How to Install Apache on CentOS 8
3 min read
Apache HTTP server is the most widely used web server in the world. It is a free, open-source, and cross-platform HTTP server, including powerful features, and can be extended by a wide variety of modules.
In this article, we’ll explain how to install and manage the Apache webserver on CentOS 8.
Apache is available in the default CentOS repositories, and the installation is pretty straight forward.
On RHEL based distributions, the Apache package and service are called
httpd. To install the Apache run the following command as root or user with sudo privileges:
sudo yum install httpd
Once the installation is complete, enable and start the Apache service:
sudo systemctl enable httpd sudo systemctl start httpd
To verify that the service is running, check its status:
sudo systemctl status httpd
The output should look something like this:
● httpd.service - The Apache HTTP Server Loaded: loaded (/usr/lib/systemd/system/httpd.service; enabled; vendor preset: disabled) Active: active (running) since Sat 2019-10-12 15:54:58 UTC; 6s ago ...
Adjusting the Firewall
FirewallD is the default firewall solution on Centos 8.
During the installation, Apache creates firewalld service files with predefined rules for allowing access to HTTP (
80) and HTTPS (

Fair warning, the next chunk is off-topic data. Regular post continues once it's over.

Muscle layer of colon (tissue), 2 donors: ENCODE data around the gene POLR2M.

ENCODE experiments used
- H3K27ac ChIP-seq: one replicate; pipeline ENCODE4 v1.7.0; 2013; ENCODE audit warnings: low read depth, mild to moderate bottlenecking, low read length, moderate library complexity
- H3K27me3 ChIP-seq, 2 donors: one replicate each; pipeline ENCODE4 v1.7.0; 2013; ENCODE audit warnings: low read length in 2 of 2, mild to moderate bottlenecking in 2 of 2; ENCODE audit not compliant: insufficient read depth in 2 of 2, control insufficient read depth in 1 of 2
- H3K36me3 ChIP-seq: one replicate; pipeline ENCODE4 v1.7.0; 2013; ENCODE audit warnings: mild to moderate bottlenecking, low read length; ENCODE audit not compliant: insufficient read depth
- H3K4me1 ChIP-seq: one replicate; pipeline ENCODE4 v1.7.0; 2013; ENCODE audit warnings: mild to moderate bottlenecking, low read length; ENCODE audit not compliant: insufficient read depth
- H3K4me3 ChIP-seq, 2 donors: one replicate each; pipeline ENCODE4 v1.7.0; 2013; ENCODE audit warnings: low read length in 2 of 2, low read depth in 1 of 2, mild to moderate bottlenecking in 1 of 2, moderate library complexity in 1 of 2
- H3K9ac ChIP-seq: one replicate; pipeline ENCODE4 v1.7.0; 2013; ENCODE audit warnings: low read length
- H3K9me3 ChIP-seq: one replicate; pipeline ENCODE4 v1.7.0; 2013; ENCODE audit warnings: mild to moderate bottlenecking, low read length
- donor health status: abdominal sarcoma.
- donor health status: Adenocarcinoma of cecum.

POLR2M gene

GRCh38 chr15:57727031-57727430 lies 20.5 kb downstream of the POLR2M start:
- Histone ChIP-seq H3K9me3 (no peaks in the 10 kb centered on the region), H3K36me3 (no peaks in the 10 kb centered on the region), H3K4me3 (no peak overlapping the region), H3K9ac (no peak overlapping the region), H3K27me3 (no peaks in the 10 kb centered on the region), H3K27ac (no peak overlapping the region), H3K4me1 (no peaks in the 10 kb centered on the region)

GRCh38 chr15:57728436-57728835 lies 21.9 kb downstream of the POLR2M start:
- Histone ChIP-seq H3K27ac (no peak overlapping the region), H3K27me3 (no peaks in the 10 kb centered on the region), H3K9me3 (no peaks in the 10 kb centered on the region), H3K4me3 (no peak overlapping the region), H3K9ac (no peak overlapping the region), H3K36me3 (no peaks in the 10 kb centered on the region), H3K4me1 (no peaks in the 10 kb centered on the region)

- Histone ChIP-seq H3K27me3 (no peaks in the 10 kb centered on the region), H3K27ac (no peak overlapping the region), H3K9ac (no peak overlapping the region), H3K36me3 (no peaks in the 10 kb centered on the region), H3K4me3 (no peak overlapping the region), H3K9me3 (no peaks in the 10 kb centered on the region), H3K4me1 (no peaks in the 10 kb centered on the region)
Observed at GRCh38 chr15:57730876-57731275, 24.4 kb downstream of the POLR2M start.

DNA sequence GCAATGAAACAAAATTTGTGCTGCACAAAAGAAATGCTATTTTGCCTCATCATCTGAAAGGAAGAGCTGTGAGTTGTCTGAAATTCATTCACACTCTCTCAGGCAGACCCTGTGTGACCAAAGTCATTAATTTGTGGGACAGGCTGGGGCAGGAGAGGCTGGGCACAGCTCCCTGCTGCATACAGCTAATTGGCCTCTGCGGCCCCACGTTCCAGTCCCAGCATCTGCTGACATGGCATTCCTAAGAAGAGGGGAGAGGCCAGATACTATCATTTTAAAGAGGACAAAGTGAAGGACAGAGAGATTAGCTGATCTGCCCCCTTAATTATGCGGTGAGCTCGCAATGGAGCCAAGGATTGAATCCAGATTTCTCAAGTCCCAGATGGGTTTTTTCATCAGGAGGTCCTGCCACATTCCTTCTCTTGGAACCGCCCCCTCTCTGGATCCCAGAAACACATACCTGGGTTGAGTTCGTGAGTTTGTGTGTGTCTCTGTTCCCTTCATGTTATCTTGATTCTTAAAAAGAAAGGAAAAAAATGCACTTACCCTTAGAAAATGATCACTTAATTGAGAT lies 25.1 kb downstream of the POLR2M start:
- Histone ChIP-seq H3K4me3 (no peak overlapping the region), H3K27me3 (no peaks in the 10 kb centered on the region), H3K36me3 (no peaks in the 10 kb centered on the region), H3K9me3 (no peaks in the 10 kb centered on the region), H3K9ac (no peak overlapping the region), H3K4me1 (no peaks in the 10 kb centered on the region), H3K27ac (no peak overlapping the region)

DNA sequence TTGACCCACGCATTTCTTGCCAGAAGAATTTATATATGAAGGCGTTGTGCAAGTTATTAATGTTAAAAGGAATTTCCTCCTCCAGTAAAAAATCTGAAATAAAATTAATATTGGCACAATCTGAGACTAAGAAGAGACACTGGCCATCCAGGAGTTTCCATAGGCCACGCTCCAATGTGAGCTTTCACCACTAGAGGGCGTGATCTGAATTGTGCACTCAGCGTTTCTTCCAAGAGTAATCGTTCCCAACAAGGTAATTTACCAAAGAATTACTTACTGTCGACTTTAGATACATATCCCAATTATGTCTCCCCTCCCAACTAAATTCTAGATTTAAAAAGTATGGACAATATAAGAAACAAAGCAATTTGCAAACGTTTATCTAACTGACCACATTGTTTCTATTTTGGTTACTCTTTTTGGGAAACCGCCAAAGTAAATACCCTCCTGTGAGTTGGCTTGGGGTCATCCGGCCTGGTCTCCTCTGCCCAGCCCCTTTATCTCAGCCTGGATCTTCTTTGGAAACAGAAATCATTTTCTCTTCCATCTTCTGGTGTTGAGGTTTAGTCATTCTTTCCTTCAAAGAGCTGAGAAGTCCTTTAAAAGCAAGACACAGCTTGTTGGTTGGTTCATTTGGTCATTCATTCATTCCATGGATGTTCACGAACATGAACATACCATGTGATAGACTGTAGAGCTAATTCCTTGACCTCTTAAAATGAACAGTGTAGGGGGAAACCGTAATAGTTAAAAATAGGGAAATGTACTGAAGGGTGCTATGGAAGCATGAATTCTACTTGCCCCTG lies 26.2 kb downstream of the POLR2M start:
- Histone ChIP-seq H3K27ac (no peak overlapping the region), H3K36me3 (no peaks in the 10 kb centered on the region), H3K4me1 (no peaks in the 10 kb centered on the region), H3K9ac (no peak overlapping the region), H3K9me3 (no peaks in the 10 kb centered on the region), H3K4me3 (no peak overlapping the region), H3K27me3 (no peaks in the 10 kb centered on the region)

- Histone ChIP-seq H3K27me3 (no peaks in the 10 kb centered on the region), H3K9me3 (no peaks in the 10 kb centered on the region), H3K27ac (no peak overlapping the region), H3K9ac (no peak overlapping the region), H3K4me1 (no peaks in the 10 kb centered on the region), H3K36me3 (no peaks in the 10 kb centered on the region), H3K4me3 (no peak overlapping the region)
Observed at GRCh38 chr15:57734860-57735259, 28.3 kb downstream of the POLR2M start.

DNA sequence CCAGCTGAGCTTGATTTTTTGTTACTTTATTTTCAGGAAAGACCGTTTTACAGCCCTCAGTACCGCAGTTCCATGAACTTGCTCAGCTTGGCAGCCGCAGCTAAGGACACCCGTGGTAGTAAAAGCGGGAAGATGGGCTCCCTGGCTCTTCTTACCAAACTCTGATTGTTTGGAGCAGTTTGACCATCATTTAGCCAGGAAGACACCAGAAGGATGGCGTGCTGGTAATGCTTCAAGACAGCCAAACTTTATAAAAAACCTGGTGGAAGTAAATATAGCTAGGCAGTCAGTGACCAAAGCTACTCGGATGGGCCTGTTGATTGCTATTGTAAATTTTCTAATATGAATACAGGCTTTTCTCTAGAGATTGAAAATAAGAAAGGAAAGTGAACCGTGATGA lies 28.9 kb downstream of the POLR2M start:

The following commands will permanently open the necessary ports:
sudo firewall-cmd --permanent --zone=public --add-service=http sudo firewall-cmd --permanent --zone=public --add-service=https sudo firewall-cmd --reload
This section explains how the Apache configuration files are structured and the best practices for managing the Apache webserver.
- All Apache configuration files are located in the
- The main Apache configuration file is
- Configuration files ending with
.conflocated in the
/etc/httpd/conf.ddirectory are included in main Apache configuration file.
- Configuration files that are responsible for loading various Apache modules are located in the
- Apache vhost files must end with
.confand be stored in
/etc/httpd/conf.ddirectory. You can have as many vhosts as you need. Creating a separate configuration file (vhost) for each domain makes the server easier to maintain.
- - It is a good practice to follow a standard naming convention. For example, if the domain name is
mydomain.comthen the configuration file should be named
- Apache log files (
error_log) are located in the
/var/log/httpd/directory. It is recommended to have a different
errorlog files for each vhost.
- You can set your domain document root directory to any location you want. The most common locations for webroot include:
Congratulations, you have successfully installed Apache on your CentOS 8 server. You’re now ready to start deploying your applications and use Apache as a web or proxy server.
You can manage the Apache service in the same way as any other systemd unit.
If you have any questions or feedback, feel free to leave a comment.